And if it does pass, I hope it’s struck down by the Supreme Court of Canada again.
Because enough already of God informing our laws. Governing politicians, at least, must stop diluting reason with religion.
Anyway, it’s one of the reasons why I don’t think Justin Trudeau’s bad behaviour in the House last week had anything to do with legislation and everything to do with the mutual hatred between him and Thomas Mulcair.
And yes, Mulcair has to go. But in defence of New Democrats, some 70% of them voted in favour of him going, too. But no, he’s not to blame for Justin Trudeau’s bad behaviour in the House last week.
But, you know, to each his/her own partisanship, I guess. The Liberals so far have been a breath of fresh air. Mostly just fresh air, though, and I find myself increasingly unimpressed with their zeal to “get things done”.
No, that’s not how government is meant to work. Government is process and process takes time and passing legislation to meet arbitrary deadlines is, well, crazy. I even question now my own support for uprooting Syrians from refugee camps with no plan for them once they arrived here. I’m embarrassed that I fell for “sunny ways” from a man who ruled out forming a coalition with another party because he doesn’t like its leader. And that was when he was in third place and more Canadians than not just wanted the Conservatives out.
Out damn spot.
I get it that Liberals have long been frustrated by the NDP, especially under Mulcair, although under Layton, too. I grew up with that frustration being regularly expressed. And I had a lot of it during the last campaign, too, because like a lot of Canadians I just wanted the Conservatives out.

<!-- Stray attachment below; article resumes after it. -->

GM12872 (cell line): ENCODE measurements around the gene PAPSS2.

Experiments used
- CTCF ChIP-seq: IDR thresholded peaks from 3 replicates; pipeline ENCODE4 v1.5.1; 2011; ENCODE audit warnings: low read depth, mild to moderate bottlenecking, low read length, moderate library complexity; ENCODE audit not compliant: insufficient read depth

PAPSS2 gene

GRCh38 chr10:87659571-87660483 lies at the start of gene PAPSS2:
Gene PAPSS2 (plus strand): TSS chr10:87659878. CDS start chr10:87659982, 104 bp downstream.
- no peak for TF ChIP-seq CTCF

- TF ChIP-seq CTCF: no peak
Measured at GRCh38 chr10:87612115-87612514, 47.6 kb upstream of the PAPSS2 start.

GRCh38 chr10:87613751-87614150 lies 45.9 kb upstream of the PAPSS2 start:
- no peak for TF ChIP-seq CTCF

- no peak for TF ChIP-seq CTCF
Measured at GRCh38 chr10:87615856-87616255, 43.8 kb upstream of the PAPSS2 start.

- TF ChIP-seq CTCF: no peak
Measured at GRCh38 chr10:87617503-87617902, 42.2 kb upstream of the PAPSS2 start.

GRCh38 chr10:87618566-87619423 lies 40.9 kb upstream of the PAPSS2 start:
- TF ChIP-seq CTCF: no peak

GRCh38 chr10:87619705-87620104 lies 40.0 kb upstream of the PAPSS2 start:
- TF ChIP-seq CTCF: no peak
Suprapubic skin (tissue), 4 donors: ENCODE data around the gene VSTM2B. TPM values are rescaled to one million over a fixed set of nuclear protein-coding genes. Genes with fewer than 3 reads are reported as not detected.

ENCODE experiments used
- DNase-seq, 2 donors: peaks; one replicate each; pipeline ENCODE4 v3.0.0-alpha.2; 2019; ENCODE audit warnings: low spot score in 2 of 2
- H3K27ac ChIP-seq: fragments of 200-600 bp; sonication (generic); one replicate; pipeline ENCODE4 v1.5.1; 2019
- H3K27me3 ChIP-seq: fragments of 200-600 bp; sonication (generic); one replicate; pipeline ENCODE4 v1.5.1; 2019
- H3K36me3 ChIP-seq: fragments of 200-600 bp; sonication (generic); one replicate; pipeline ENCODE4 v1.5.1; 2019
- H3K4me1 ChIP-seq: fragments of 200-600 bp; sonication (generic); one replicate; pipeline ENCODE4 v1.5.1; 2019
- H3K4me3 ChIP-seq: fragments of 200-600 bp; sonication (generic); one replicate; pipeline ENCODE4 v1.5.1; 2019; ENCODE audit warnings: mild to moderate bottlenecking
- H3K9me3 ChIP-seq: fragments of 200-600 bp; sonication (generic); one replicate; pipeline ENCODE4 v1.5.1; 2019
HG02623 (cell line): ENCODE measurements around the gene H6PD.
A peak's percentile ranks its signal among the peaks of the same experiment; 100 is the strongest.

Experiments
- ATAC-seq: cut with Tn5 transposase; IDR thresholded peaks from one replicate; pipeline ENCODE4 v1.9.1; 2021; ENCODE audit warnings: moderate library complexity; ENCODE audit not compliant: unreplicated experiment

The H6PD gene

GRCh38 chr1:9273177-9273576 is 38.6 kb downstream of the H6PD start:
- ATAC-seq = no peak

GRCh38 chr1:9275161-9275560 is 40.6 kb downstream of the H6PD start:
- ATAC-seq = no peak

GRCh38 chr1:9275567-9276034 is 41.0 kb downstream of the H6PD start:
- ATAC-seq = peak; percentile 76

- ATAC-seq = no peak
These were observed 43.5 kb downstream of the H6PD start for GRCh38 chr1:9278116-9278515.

And there was something about Justin Trudeau that was refreshing and it was his accessibility but it was also his rising above the underhanded attacks that came his way from Stephen Harper and Thomas Mulcair, the latter being so condescendingly dismissive of him, intellectually, that it almost felt like just desserts when he was handed his hat on election day.
Interesting that both he and Stephen Harper seem to have a hard time getting the hint.
But speaking of hints, there were plenty with regard to Justin Trudeau, weren’t there, the boy dictator admiration for how the Communist Party gets things done in China, the awkward position he put two sexual assault complainants in when he arbitrarily fired the two MPs they had alleged were responsible, the dismissive classification of armed tanks we sell to Saudi Arabia’s murderous royal mafia as “jeeps”, even the master stroke of booting Liberal senators from the fold and relabeling them as Independents.